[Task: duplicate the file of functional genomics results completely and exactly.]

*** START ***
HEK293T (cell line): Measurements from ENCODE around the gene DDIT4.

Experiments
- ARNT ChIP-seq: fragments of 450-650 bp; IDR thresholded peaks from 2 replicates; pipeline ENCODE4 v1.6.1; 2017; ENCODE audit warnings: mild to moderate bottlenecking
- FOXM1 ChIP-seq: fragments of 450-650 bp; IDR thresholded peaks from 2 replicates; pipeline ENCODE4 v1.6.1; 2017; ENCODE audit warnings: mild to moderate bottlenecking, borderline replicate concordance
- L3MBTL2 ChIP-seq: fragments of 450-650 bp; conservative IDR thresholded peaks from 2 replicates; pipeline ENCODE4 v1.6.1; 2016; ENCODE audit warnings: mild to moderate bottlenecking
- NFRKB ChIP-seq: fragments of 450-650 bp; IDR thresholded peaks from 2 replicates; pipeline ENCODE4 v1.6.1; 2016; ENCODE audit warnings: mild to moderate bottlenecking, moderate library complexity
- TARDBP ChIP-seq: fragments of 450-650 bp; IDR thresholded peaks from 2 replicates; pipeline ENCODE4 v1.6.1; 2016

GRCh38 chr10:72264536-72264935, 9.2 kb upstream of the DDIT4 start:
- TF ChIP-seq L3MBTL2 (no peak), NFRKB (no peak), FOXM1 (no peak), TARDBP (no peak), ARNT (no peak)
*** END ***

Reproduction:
HEK293T (cell line): Measurements from ENCODE around the gene DDIT4.

Experiments
- ARNT ChIP-seq: fragments of 450-650 bp; IDR thresholded peaks from 2 replicates; pipeline ENCODE4 v1.6.1; 2017; ENCODE audit warnings: mild to moderate bottlenecking
- FOXM1 ChIP-seq: fragments of 450-650 bp; IDR thresholded peaks from 2 replicates; pipeline ENCODE4 v1.6.1; 2017; ENCODE audit warnings: mild to moderate bottlenecking, borderline replicate concordance
- L3MBTL2 ChIP-seq: fragments of 450-650 bp; conservative IDR thresholded peaks from 2 replicates; pipeline ENCODE4 v1.6.1; 2016; ENCODE audit warnings: mild to moderate bottlenecking
- NFRKB ChIP-seq: fragments of 450-650 bp; IDR thresholded peaks from 2 replicates; pipeline ENCODE4 v1.6.1; 2016; ENCODE audit warnings: mild to moderate bottlenecking, moderate library complexity
- TARDBP ChIP-seq: fragments of 450-650 bp; IDR thresholded peaks from 2 replicates; pipeline ENCODE4 v1.6.1; 2016

GRCh38 chr10:72264536-72264935, 9.2 kb upstream of the DDIT4 start:
- TF ChIP-seq L3MBTL2 (no peak), NFRKB (no peak), FOXM1 (no peak), TARDBP (no peak), ARNT (no peak)